8 cm/40 3rd Year Type (76 mm)

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The 8 cm/40 3rd Year Type is a Japanese naval cannon. Used in-game on the IJN Kurama battlecruiser and Type K-8 No.13 submarine chasers, the 8 cm/40 guns were used as dual-purpose guns for coastal defense and anti-aircraft.

Vehicles equipped with this weapon

General info

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Available ammunition

Penetration statistics
Ammunition Type of
Penetration @ 0° Angle of Attack (mm)
100 m 1,000 m 2,000 m 3,000 m 4,000 m 5,000 m
Type 0 HE HE 8 8 8 8 8 8
Type 0 HE HE-TF 8 8 8 8 8 8
Shell details
Ammunition Type of
mass (kg)
Fuse delay
Fuse sensitivity
Explosive mass
(TNT equivalent) (g)
0% 50% 100%
Type 0 HE HE 685 5.99 0 0.1 480 79° 80° 81°
Type 0 HE HE-TF 685 5.99 0 0.1 480 79° 80° 81°

Comparison with analogues

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Usage in battles

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Pros and cons

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The Imperial Japanese Navy began moving to the metric system from the Imperial system during the Taishō period and as a result, most of their older guns were re-designated to conform to the new bureaucracy even though the guns were mostly unchanged from their Meiji era designs. An example is the 8-centimetre 40-calibre 3rd Year Type (the re-designation having occurred in the third year of Emperor Taishō's reign, 1917) formerly the 3-inch/40 Type 41. The design did undergo some changes later in its life, but the original guns were still overall similar to the Type 41 that came before. The first change to occur was adding a sliding breech block and later variants of the design were built with monobloc barrels. The Japanese battleships and battlecruisers built between 1914 and 1925 used these weapons as anti-aircraft guns. While they were later phased out from this role after 1925, the guns would be used well into World War II on smaller ships such as cruisers, destroyers, armed merchantmen, gunboats, and so on. Mounted on an elevating mount, these weapons were intended to be dual-purpose guns and also dismounted from ships in the coastal defense role. A wet mount called Type 88 was developed for mounting on submarines. In the coastal defense role, the guns were used to defend a large number of IJN island bases including Kiska, the Aleutian Islands in Alaska, Kolombangara in the New Georgia Islands group of the Solomon Islands, Saipan and Tinian in the Northern Mariana Islands, and Tarawa in the Gilbert Islands (now the capital of the Republic of Kiribati).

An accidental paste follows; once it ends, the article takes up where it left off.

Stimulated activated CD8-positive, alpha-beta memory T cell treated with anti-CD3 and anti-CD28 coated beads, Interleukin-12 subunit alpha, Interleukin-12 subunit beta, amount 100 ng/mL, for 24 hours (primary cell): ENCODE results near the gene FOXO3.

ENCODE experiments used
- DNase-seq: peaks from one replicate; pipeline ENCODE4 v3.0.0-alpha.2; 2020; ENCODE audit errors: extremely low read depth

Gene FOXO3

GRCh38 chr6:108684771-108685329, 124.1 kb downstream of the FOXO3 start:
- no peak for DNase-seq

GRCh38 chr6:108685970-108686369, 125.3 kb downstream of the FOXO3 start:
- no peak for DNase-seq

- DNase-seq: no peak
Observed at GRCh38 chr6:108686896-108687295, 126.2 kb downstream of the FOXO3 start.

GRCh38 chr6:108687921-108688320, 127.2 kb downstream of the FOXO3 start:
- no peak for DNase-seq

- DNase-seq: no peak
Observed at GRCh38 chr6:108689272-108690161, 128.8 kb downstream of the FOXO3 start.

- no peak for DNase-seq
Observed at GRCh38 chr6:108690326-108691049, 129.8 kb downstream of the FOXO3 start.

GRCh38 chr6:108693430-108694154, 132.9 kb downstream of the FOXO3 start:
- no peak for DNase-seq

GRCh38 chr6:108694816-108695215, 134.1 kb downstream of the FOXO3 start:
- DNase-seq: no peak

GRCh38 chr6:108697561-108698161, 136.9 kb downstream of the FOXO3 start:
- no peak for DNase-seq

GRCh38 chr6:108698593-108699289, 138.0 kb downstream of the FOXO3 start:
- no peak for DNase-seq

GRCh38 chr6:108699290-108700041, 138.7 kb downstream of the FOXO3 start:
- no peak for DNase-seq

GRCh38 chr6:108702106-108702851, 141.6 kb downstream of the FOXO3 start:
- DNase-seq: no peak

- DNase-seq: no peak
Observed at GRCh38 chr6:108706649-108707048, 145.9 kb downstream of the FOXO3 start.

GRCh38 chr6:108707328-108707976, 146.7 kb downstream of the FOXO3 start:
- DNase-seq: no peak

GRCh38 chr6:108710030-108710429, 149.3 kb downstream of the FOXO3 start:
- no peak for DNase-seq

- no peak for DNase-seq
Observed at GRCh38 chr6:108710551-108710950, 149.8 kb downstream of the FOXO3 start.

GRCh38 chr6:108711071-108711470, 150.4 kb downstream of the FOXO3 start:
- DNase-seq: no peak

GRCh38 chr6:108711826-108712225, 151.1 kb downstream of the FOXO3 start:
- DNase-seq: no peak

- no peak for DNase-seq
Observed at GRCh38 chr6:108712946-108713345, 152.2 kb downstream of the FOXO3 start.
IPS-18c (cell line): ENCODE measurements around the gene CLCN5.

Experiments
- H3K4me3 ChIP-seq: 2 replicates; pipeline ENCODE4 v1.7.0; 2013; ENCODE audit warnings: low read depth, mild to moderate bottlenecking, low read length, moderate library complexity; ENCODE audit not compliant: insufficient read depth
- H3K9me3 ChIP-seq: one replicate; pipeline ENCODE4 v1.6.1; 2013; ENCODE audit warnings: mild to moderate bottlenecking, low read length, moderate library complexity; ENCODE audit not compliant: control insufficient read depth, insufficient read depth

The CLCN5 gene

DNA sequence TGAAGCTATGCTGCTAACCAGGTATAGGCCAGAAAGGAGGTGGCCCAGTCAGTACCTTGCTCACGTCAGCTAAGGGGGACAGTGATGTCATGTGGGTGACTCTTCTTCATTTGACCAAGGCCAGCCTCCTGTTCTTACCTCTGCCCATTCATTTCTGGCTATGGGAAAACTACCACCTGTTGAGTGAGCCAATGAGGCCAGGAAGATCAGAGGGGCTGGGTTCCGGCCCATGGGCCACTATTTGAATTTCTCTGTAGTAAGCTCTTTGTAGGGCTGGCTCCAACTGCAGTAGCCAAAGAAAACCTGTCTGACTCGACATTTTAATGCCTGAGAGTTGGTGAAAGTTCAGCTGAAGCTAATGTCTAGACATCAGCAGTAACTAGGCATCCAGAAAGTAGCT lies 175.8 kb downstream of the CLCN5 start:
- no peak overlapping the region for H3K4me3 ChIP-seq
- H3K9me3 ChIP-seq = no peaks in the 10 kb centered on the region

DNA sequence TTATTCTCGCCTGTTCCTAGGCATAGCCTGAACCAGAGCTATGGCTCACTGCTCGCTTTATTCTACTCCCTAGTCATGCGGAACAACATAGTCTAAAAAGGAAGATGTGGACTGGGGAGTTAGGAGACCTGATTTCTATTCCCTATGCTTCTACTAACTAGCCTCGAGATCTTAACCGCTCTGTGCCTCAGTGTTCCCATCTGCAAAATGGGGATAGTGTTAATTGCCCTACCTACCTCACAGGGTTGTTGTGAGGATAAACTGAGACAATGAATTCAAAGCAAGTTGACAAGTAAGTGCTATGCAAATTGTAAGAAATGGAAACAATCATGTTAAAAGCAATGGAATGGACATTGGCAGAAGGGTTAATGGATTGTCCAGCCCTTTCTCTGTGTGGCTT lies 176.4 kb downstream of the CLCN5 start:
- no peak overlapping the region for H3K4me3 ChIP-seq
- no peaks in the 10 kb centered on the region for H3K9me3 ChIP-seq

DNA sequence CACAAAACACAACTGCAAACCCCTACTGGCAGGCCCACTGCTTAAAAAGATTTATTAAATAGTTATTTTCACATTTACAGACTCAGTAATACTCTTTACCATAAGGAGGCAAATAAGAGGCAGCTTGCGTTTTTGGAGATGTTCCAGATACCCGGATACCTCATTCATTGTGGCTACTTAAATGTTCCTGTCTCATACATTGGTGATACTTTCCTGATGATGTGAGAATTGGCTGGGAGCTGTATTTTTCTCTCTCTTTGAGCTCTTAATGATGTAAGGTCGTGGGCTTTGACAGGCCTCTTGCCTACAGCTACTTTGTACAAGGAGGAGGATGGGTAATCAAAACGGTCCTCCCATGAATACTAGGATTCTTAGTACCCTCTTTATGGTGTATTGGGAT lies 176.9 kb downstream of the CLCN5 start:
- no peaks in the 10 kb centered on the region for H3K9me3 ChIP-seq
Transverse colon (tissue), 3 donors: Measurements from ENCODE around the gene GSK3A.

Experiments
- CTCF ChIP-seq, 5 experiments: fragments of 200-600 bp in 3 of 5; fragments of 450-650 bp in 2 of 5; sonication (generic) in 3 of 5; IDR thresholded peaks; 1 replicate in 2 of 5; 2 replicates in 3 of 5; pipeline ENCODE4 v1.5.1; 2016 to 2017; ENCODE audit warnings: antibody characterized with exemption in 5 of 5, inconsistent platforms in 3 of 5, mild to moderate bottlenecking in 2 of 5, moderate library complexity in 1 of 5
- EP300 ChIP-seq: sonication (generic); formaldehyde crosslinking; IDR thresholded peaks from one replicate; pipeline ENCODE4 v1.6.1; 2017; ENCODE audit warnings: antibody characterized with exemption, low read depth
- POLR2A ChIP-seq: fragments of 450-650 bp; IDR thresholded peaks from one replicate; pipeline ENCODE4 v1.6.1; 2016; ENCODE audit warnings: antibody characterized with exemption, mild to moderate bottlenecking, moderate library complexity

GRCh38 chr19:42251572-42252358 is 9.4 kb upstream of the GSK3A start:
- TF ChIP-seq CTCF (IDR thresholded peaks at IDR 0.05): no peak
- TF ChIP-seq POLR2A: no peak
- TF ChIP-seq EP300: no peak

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See also

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  • reference to the article about the variant of the cannon/machine gun;
  • references to approximate analogues by other nations and research trees.

External links

Japan naval cannons
20 mm  JM61 · Type 98
25 mm  25 mm/60 Type 96
37 mm  Type 4 · Type 11 pattern 1922
40 mm  40 mm/62 Vickers
57 mm  Type 97
75 mm  Type 88 AA
76 mm  3-inch/40 Type 41 · 8 cm/40 3rd Year Type · 8 cm/60 Type 98
100 mm  100/65 mm Type 98 mod A
120 mm  120 mm/45 3rd Year Type · 120 mm/45 10th year type
127 mm  5 inch/40 Type 89 · 127 mm/50 3rd Year Type
140 mm  140 mm/50 3rd Year Type
152 mm  6-inch/45 Type 41 · 15 cm/50 Type 41
155 mm  155 mm/60 3rd Year Type
200 mm  20 cm 3rd year type No.1
203 mm  20 cm/45 Type 41 · 20 cm/50 3rd year type No.2
356 mm  36 cm/45 Type 41
410 mm  410 mm/45 Type 3
20 mm  20 mm/70 Oerlikon Mk.II (USA/Britain)
40 mm  Bofors L/60 Mark 1 (USA) · Bofors L/60 Mark 2 (USA) · Bofors L/60 Mark 3 (USA)
47 mm  3 pdr QF Hotchkiss (Britain)
76 mm  3-inch Mark 10 (USA) · 3 inch Mk.33 (USA) · 3-inch Mk.34 (USA)
120 mm  4,7-inch/40 Armstrong (Britain)
127 mm  5 inch/38 Mk.12 (USA)
305 mm  12-inch/45 Vickers (Britain) · 12-inch/50 Vickers (Britain)